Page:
There’s not much work out there on this and so we hope that we’ve identified areas where other people can follow up. There’s quite a lot of surprising findings in there – like the association of women with ‘bad science’ that I don’t think anyone’s really talking about (I’ll restrain myself from ranting about this). Marie-Pierre and I would love to follow up the work ourselves so if anyone’s got any spare cash feel free to get in touch :)

    Finally, I’m interested in why you’ve focused on the website analysis. Maybe it’s because I work in education, but the most fascinating part of the work for me is the second half where we looked at what web users and web authors had to say.

    Reply
    1. alice Post author

      Thanks for the response (and sorry that it got stuck in my spam folder for several days – for some reason Anna’s did too…!)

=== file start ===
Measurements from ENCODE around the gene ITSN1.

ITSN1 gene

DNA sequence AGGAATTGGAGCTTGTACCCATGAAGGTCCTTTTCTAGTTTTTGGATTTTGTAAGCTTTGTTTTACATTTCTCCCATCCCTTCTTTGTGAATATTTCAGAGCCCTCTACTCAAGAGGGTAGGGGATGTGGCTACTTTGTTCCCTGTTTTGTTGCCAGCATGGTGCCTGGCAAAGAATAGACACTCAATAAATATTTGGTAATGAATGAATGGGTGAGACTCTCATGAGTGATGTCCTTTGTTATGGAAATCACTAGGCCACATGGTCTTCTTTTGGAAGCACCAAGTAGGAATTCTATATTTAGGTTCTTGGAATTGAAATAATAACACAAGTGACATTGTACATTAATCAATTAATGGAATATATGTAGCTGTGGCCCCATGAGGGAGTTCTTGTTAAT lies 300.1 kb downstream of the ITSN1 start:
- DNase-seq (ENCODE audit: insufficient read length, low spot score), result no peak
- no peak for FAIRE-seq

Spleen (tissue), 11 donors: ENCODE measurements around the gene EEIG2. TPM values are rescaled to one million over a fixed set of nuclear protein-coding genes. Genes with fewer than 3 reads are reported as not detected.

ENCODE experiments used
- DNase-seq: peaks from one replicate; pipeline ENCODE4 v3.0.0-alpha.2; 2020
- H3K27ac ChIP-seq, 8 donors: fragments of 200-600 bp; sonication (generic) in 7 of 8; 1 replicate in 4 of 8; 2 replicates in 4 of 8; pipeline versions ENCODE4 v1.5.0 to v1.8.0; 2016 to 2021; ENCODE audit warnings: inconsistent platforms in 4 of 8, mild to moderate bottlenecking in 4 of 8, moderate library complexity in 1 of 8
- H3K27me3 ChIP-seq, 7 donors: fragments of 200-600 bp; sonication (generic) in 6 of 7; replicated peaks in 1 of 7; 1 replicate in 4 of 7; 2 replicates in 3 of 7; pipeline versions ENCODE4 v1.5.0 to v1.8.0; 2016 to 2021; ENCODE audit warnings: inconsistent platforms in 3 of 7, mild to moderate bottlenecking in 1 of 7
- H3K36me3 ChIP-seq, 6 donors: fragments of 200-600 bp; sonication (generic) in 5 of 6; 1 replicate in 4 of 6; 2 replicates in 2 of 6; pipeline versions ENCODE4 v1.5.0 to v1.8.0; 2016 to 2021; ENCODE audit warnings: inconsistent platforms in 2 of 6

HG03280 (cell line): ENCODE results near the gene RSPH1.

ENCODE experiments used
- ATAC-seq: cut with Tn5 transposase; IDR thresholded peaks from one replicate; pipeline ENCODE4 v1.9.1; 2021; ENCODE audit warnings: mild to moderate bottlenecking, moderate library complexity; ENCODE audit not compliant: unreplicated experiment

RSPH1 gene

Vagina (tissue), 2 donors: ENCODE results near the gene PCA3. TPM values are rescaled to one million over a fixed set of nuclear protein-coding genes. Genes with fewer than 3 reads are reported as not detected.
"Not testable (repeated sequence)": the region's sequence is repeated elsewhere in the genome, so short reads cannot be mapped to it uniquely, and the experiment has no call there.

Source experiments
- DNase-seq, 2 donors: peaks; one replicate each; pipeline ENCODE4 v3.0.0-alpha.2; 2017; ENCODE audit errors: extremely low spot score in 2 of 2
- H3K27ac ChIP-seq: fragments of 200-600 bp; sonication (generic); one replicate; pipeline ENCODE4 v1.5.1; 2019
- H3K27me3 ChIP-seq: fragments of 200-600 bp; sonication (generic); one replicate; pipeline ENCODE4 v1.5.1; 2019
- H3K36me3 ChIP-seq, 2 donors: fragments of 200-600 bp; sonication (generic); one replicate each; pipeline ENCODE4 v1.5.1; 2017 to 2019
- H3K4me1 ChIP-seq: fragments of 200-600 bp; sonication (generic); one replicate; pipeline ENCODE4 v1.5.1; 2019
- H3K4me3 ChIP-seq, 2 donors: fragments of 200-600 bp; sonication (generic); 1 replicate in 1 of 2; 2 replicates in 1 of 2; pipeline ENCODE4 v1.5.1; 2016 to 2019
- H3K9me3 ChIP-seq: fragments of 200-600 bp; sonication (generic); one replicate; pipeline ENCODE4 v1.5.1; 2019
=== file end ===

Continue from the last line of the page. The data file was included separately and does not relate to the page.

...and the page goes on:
I focused on the website analysis partly because that’s the methodology I know best, but I actually went into the report expecting to find the user and author analysis the most interesting. I guess it really didn’t tell me anything I wasn’t expecting. I did draft bits on it, but deleted (I had a gut feeling readers would be more interested in the site analysis too, maybe wrongly). As with the website analysis, I think it does throw up points for further research. I did read it with interest.

      Re bad science – I know women have spoken of feel uncomfortable within skeptics groups (although equally many feel very empowered through their involvement with them too). This talk was interesting, as was some of the reaction.

      As you say, if anyone’s got any spare cash…

      Reply